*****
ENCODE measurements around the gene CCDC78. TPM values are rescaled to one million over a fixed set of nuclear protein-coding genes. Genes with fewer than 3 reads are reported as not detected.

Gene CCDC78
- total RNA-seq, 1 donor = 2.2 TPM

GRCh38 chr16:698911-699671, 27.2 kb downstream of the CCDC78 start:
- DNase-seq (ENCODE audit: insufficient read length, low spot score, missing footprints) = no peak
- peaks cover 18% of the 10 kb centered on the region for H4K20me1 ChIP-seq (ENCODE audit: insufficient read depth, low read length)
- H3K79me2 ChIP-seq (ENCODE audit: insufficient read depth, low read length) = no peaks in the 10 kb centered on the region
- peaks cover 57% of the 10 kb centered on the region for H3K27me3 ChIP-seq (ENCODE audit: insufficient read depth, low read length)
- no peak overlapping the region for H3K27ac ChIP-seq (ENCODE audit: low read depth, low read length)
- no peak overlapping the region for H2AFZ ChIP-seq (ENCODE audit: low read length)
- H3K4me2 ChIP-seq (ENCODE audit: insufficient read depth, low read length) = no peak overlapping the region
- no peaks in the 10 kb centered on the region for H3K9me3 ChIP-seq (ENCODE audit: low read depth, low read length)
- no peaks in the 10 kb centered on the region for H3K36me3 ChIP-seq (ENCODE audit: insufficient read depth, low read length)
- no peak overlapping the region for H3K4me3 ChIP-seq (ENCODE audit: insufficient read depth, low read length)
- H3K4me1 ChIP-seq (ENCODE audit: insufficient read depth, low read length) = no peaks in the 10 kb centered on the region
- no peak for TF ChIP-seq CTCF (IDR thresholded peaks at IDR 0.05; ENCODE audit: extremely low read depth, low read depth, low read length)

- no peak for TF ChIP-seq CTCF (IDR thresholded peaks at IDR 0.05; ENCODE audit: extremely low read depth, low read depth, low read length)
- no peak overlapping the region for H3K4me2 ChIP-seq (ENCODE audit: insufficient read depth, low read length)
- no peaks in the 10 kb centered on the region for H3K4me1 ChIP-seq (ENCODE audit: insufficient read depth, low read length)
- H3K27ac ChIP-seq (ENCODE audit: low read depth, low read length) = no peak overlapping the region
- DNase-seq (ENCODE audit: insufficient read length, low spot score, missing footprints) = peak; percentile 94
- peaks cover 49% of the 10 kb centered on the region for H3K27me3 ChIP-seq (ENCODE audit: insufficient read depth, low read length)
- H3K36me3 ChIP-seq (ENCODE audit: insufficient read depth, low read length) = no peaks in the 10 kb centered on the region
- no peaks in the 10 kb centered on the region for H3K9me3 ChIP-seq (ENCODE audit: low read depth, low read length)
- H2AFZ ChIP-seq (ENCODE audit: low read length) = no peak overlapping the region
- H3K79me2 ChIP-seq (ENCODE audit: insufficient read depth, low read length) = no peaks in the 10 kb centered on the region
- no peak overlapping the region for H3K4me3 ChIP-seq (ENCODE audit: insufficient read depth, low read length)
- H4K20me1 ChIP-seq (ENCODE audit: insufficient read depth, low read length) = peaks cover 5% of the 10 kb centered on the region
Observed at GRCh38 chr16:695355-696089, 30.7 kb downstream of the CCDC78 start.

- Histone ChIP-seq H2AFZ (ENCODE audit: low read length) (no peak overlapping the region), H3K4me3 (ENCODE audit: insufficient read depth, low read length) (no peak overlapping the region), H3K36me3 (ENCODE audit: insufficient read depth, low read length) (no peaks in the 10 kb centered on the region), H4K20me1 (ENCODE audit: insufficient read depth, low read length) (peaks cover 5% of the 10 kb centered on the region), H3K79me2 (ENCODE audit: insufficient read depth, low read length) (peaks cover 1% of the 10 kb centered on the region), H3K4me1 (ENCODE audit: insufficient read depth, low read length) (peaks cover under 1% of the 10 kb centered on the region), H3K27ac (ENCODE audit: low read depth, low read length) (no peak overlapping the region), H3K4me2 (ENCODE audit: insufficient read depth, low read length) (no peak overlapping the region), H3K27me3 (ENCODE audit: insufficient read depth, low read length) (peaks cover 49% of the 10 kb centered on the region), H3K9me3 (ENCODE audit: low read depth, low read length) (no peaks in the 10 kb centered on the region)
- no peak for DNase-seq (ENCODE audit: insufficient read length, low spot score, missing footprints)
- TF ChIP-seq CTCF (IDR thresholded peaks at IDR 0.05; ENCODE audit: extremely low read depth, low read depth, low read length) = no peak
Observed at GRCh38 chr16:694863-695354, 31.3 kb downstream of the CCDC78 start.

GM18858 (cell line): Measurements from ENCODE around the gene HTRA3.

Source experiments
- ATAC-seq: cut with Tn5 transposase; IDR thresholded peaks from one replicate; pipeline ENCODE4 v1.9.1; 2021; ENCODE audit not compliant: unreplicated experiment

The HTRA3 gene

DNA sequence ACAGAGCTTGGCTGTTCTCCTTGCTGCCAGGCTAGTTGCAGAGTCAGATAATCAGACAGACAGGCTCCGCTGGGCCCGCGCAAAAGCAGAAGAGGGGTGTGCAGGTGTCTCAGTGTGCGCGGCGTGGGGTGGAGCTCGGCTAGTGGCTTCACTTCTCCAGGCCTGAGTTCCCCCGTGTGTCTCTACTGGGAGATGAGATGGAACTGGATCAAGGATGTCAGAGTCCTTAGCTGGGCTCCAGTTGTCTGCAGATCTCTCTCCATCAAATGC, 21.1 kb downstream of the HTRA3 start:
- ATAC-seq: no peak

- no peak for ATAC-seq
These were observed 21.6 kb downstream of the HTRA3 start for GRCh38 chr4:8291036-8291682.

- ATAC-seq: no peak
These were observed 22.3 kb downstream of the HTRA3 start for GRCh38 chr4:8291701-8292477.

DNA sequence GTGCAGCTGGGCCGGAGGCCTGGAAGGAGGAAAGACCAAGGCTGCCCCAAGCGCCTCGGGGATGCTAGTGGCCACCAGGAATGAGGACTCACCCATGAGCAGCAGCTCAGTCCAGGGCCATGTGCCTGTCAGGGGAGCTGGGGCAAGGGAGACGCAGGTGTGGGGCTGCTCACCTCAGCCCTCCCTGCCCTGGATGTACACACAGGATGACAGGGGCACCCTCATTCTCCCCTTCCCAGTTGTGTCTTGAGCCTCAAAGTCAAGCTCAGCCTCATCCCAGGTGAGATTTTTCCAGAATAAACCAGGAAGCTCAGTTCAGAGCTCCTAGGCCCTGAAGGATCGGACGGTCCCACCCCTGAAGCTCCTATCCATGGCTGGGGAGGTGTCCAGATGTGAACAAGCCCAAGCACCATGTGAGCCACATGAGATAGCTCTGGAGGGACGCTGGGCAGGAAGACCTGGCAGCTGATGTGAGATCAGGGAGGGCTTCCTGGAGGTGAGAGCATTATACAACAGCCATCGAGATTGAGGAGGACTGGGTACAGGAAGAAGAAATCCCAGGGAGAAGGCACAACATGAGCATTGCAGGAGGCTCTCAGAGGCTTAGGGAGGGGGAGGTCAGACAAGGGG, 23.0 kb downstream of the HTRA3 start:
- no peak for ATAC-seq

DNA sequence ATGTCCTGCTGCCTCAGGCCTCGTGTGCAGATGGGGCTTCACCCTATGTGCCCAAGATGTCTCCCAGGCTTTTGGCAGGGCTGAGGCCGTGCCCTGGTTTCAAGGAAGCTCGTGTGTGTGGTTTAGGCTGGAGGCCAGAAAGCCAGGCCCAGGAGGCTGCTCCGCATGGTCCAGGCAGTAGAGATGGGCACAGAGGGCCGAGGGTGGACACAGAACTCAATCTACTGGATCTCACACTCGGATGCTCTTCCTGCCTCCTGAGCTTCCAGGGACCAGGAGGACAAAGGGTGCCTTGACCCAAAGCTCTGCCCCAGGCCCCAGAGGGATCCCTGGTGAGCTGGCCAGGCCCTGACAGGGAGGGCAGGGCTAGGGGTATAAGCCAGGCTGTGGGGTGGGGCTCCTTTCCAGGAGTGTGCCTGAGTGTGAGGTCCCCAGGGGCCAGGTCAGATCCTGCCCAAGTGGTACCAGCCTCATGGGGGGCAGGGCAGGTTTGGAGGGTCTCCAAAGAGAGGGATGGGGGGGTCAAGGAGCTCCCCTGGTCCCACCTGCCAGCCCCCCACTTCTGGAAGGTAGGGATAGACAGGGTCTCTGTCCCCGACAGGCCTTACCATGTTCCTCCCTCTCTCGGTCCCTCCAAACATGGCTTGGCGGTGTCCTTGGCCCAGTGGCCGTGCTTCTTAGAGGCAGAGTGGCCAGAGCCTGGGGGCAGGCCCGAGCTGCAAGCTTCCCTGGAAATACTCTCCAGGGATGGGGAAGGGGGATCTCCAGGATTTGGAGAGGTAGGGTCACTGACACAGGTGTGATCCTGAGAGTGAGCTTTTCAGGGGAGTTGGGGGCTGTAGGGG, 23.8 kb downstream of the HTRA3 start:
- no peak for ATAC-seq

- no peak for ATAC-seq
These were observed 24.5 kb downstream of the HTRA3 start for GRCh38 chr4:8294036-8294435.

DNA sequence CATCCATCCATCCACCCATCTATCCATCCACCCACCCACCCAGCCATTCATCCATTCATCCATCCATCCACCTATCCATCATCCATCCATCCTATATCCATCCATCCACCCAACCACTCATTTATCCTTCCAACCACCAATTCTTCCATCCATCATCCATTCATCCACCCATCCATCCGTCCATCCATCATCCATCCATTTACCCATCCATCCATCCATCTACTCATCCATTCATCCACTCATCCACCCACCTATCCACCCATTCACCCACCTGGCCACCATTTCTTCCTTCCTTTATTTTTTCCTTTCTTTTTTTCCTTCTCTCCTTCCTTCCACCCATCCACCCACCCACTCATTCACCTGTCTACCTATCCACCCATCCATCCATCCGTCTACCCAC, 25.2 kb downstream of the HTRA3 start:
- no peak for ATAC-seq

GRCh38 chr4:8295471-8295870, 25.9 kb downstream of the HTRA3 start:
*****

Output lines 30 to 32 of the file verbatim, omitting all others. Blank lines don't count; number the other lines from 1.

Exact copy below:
- Histone ChIP-seq H2AFZ (ENCODE audit: low read length) (no peak overlapping the region), H3K4me3 (ENCODE audit: insufficient read depth, low read length) (no peak overlapping the region), H3K36me3 (ENCODE audit: insufficient read depth, low read length) (no peaks in the 10 kb centered on the region), H4K20me1 (ENCODE audit: insufficient read depth, low read length) (peaks cover 5% of the 10 kb centered on the region), H3K79me2 (ENCODE audit: insufficient read depth, low read length) (peaks cover 1% of the 10 kb centered on the region), H3K4me1 (ENCODE audit: insufficient read depth, low read length) (peaks cover under 1% of the 10 kb centered on the region), H3K27ac (ENCODE audit: low read depth, low read length) (no peak overlapping the region), H3K4me2 (ENCODE audit: insufficient read depth, low read length) (no peak overlapping the region), H3K27me3 (ENCODE audit: insufficient read depth, low read length) (peaks cover 49% of the 10 kb centered on the region), H3K9me3 (ENCODE audit: low read depth, low read length) (no peaks in the 10 kb centered on the region)
- no peak for DNase-seq (ENCODE audit: insufficient read length, low spot score, missing footprints)
- TF ChIP-seq CTCF (IDR thresholded peaks at IDR 0.05; ENCODE audit: extremely low read depth, low read depth, low read length) = no peak